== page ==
Friday 29 July 2011

Carrot Zucchini Muffins

I enjoy a muffin for breakfast, particularly if it is home baked and still warm from the oven.  I've found that when I have house guests they enjoy them too, so over the years I've tucked away quite a few recipes.  They're all hand written, on various scraps of paper, and tucked higgledy-piggledy into a dog-eared cardboard folder.  You can tell which are my favourites--the ones I revisit again and again--because they're covered with scribbled notes and spattered with batter.

I had reason to add  yet another scribbled note to my zucchini muffin recipe today.  When I went to bake  them this morning, I noticed that I had quite a number of carrots.  Since I knew the carrots would add both flavour and colour to my muffins, I adapted my recipe to include them.

Here's how I made them:

I started by covering a cup of golden raisins with boiling water.  I let them sit until the raisins had plumped and softened, and the water had cooled to room temperature.  The raisins absorbed enough water to increase in volume by half.  I drained them and left them sitting in the sieve, over a bowl, to be sure that all of the excess water was gone.

I grated a cup each of carrot and zucchini on the coarse side of my box grater.  I've noticed that my food processor shreds things more coarsely than a box grater might.  If I were to use a food processor to prepare the vegetables for this recipe, I would use the fine shredding blade.  I pack the grated vegetables firmly into a dry measure when portioning them.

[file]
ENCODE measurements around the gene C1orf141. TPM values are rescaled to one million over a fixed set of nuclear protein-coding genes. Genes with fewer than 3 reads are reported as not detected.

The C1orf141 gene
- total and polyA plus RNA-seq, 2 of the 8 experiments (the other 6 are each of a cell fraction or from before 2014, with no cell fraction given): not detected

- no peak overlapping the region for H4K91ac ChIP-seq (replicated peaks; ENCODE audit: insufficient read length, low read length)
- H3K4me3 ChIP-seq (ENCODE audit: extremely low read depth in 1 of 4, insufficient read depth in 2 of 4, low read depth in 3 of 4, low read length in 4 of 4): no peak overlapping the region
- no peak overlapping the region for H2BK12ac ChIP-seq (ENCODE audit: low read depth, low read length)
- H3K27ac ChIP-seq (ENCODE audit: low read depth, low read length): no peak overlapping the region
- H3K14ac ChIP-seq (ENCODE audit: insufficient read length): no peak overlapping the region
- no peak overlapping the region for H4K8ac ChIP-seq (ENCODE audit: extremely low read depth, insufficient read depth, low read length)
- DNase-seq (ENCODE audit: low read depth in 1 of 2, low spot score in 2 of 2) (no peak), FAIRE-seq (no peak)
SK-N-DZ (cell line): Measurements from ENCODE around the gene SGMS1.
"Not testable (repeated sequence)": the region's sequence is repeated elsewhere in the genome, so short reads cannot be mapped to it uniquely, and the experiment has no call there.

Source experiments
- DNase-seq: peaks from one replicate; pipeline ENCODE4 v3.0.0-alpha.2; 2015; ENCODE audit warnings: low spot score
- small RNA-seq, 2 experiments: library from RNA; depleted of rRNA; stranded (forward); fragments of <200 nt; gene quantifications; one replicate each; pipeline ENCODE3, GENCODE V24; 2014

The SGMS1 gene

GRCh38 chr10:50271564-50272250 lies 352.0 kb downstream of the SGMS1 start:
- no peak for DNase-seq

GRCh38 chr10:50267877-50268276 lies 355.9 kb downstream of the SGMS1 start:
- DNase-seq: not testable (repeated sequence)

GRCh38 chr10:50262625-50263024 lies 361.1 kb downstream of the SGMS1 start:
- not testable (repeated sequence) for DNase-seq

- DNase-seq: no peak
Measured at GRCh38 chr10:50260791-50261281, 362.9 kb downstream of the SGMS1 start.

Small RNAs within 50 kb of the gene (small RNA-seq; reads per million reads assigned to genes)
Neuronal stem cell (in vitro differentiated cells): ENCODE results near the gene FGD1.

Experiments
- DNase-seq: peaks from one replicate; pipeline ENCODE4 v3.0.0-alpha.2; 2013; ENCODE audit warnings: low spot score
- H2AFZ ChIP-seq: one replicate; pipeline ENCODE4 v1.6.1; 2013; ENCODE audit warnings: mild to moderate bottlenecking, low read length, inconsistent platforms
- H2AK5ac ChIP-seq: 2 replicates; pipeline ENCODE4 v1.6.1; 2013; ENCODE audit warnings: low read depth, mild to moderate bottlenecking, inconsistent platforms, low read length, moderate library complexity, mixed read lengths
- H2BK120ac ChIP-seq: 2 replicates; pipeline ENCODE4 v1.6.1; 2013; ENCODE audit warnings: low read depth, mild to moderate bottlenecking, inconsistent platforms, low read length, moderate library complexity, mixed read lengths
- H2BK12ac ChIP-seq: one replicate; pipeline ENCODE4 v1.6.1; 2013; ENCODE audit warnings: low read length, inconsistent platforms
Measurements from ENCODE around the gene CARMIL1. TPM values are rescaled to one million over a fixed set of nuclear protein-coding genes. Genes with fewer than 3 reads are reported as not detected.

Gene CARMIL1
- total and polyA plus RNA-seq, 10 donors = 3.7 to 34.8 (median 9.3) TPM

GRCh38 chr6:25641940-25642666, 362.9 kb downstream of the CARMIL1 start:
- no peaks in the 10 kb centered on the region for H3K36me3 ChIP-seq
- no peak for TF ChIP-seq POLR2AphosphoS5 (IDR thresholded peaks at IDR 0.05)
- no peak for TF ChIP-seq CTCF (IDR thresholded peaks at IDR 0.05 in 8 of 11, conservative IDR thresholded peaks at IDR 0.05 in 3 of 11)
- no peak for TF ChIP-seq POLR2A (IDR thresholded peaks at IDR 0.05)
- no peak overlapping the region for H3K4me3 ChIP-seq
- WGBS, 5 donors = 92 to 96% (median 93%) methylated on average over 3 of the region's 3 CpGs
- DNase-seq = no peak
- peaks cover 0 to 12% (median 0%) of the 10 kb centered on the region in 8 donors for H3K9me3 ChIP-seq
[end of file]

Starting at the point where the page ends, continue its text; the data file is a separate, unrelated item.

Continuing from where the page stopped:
I added
  • 4 beaten eggs
  • 2/3 c. canola oil*
  • 1-1/2 cups of lightly packed brown sugar
  • 1/2 c. buttermilk
  • 2 tsp. vanilla extract
to the carrot and zucchini and stirred until they were well combined.

In another bowl, I whisked together
  • 2-1/2 c. all purpose flour
  • 1 tsp. baking powder
  • 1/2 tsp. baking soda
  • 1 tsp. salt
  • 1 tsp. cinnamon
  • 1/2 tsp nutmeg
I added the drained raisins and--using my hands--tossed them gently until each raisin was coated with the dry mixture.  (This helps to keep them suspended in the batter, preventing them from sinking to the bottom of the pan.)

I added the wet mixture to the dry ingredients and stirred, just until they were combined.  Muffin batter should be lumpy and may have bits of unincorporated flour in it.  Over-mixing the batter yields a tough muffin.

I spooned the batter into buttered muffin pans, filling each cup completely, to make 18 muffins.  I baked them at 350 degrees for 25 minutes.

These muffins are best served warm.  If you're not serving them as soon as they're baked, reheat them in the oven, not the microwave. 

If you're not concerned about the extra fat and calories you can also heat and serve these muffins diner style:  Cut the muffins in half vertically, butter the cut sides, and place the muffins buttered side down on a griddle over medium high heat.  Serve them when the buttered side has toasted.  You'll be a breakfast-time hero.

*If you wish to reduce the amount of fat in these muffins, you can substitute unsweetened applesauce for some, or all, of the oil.  It does change the texture though:  A muffin made with applesauce instead of fat will be moist, but less tender.)

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